Was there anyone in particular who inspired or motivated you to become an actor?
Not really. I never had many huge heroes in movies when I was younger, and although I had some great teachers, none made me stand on my desk and recite Captain, My Captain….
You trained at Warwick University and The Central School of Speech and Drama in London, what are your favourite memories of those times?
Warwick was wonderful, a fantastic university with huge encouragement for students to anything they put their minds to. I received funding to start a theatre company that performed Athol Fugard’s plays, about apartheid South Africa, in prisons and schools. I learnt a huge amount from directing and acting in student plays. The course I did at Central was a Postgraduate course on which they worked us very hard but it was very unusual, lots of devising and discussion, but not very much classical grounding. I learnt a lot though, and would always recommend at least a year of training to people interested in acting.
Where did you make your professional debut, and what was the role?
Aumerle in Richard II at The London Pleasance. A lovely first role. On stage a lot to watch everyone else and learn a lot, but not too much to do! My Richard was a terrific actor called Richard Hansell, and ten years later we played Edward VIII and George VI opposite each other in Crown Matrimonial. With Patricia Routledge as our mum- Queen Mary.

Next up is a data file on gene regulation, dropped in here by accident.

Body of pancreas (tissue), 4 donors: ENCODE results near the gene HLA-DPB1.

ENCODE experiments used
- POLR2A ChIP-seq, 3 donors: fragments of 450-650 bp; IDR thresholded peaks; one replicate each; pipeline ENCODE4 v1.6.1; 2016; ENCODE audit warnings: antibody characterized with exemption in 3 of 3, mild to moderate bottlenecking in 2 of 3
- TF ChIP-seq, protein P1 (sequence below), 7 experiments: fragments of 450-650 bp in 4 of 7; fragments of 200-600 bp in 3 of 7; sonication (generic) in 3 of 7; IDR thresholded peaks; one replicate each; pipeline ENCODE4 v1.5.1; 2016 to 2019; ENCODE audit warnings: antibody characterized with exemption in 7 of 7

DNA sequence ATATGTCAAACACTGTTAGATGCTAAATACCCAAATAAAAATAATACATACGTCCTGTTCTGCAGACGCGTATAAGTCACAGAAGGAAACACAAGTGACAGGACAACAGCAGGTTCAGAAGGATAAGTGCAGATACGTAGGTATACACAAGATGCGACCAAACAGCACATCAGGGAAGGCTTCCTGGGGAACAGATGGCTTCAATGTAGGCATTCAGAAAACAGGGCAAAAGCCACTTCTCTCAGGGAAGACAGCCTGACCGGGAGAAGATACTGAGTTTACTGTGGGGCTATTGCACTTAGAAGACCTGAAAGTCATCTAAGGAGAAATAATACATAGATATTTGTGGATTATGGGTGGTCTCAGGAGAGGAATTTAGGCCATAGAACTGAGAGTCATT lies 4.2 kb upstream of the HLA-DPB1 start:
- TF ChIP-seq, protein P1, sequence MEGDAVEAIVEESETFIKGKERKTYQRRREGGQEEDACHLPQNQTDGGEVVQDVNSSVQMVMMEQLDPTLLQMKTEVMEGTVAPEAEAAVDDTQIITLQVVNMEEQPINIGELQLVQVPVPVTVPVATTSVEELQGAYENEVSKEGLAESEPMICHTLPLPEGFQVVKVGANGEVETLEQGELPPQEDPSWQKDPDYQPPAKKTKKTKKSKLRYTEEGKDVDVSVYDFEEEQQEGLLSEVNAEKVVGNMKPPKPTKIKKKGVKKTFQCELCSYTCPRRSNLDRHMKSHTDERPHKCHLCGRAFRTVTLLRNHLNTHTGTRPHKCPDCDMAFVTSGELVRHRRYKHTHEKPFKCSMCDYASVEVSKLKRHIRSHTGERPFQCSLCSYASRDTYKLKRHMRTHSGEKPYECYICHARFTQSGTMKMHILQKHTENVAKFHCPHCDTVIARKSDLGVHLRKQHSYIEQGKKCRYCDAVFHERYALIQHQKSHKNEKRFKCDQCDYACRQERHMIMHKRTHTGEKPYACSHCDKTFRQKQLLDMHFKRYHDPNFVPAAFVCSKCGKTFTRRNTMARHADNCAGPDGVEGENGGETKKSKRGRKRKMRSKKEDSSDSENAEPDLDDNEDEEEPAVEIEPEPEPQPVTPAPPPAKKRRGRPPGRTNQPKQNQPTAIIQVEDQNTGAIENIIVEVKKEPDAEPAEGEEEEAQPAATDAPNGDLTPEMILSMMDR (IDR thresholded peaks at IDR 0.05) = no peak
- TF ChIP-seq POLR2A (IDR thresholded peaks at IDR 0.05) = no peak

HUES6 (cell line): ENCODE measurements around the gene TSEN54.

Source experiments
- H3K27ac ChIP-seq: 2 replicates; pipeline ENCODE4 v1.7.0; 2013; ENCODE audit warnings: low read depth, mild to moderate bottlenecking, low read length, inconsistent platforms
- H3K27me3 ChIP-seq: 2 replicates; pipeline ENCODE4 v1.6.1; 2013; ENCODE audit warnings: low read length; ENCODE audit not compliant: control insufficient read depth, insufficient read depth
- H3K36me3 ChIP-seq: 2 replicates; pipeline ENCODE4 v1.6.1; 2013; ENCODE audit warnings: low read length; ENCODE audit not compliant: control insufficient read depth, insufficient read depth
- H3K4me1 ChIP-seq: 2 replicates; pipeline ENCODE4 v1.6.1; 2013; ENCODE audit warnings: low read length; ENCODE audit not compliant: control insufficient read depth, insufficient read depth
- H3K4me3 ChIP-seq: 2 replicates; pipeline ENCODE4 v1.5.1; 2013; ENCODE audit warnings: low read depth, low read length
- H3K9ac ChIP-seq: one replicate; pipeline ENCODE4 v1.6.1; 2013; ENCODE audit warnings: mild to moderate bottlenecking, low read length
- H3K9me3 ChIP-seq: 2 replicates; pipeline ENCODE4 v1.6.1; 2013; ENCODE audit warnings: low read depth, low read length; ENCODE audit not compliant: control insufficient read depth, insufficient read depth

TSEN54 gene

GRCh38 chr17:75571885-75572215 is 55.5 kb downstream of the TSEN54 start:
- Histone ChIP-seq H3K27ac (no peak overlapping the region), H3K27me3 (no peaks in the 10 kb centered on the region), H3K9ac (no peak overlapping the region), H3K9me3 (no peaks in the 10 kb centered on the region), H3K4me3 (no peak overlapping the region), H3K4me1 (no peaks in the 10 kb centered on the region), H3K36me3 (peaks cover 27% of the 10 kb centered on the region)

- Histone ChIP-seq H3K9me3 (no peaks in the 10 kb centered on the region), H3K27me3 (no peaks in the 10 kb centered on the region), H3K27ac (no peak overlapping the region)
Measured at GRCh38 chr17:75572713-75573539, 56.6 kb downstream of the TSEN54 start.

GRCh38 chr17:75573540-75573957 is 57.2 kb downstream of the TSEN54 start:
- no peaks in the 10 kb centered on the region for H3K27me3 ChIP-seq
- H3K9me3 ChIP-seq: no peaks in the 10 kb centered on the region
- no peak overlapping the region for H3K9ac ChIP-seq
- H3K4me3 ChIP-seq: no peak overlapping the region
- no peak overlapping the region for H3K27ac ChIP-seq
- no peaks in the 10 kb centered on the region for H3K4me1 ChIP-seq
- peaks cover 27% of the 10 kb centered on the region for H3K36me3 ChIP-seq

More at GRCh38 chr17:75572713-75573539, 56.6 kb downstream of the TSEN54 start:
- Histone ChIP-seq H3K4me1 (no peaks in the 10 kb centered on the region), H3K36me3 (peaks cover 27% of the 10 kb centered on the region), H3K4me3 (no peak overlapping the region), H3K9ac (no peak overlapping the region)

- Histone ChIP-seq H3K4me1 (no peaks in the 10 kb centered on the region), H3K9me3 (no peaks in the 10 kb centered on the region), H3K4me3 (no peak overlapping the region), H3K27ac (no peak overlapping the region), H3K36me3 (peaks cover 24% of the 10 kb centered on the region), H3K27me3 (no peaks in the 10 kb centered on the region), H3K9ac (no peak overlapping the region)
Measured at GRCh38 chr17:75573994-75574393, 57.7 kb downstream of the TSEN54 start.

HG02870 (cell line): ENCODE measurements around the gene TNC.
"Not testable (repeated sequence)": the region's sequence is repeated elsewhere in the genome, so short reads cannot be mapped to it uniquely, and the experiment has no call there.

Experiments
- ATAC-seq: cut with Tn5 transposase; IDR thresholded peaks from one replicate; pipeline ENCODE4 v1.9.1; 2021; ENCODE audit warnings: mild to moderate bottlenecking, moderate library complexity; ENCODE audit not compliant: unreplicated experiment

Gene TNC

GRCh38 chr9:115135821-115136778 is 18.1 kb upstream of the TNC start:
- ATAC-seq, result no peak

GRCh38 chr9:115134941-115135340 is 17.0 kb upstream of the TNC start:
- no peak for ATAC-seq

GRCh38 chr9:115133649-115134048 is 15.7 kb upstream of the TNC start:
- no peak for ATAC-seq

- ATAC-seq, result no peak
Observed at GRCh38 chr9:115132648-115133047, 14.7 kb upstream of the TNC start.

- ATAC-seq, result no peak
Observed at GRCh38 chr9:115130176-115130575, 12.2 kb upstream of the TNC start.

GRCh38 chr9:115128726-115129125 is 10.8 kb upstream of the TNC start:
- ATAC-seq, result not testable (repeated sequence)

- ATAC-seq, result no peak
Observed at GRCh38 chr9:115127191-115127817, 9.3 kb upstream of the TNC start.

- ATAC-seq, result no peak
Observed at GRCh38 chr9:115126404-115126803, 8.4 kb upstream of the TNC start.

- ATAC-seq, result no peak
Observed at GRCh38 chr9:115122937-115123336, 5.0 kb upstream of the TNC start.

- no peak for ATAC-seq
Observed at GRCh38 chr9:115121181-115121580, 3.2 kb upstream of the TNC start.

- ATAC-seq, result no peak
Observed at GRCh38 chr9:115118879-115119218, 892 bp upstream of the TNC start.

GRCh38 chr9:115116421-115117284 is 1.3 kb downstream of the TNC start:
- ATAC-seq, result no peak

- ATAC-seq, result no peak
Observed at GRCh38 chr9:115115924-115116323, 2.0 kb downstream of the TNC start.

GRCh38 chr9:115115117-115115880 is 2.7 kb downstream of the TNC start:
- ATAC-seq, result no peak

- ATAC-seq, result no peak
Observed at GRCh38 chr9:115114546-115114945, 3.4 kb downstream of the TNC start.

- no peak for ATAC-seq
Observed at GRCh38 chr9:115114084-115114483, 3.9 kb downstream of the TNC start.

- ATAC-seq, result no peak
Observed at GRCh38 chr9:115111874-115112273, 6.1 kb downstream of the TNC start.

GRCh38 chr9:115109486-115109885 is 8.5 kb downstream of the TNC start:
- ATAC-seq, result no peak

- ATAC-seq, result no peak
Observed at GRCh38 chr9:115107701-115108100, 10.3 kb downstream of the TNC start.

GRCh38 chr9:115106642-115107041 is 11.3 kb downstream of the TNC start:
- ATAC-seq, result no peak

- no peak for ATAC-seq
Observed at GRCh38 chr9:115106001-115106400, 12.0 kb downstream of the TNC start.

Can you describe what it was like when you made your West End debut?
I took over the part of Hibbert in Journey’s End. It was a thrill, but mainly because I adored the play so much and loved the subject matter, the trenches of the First World War. We were at the Playhouse Theatre, which is slightly out of the way, so didn’t feel part of the West End in the way you do when you’re on Shaftesbury Avenue. I was also living in the West End at the time, so walked to work. It was a very happy time.
What was the audition process like for The 39 Steps and where were you when you found out that you had got the part?
I had 3 auditions, an agonising process of being whittled down from dozens, to ten, to three. At the final audition I met Patrick Barlow, who’s been enormously supportive from that moment on. They certainly kept me waiting before the final offer came through, I was getting pretty nervous, I was walking along the Goldhawk Road when I finally got the call.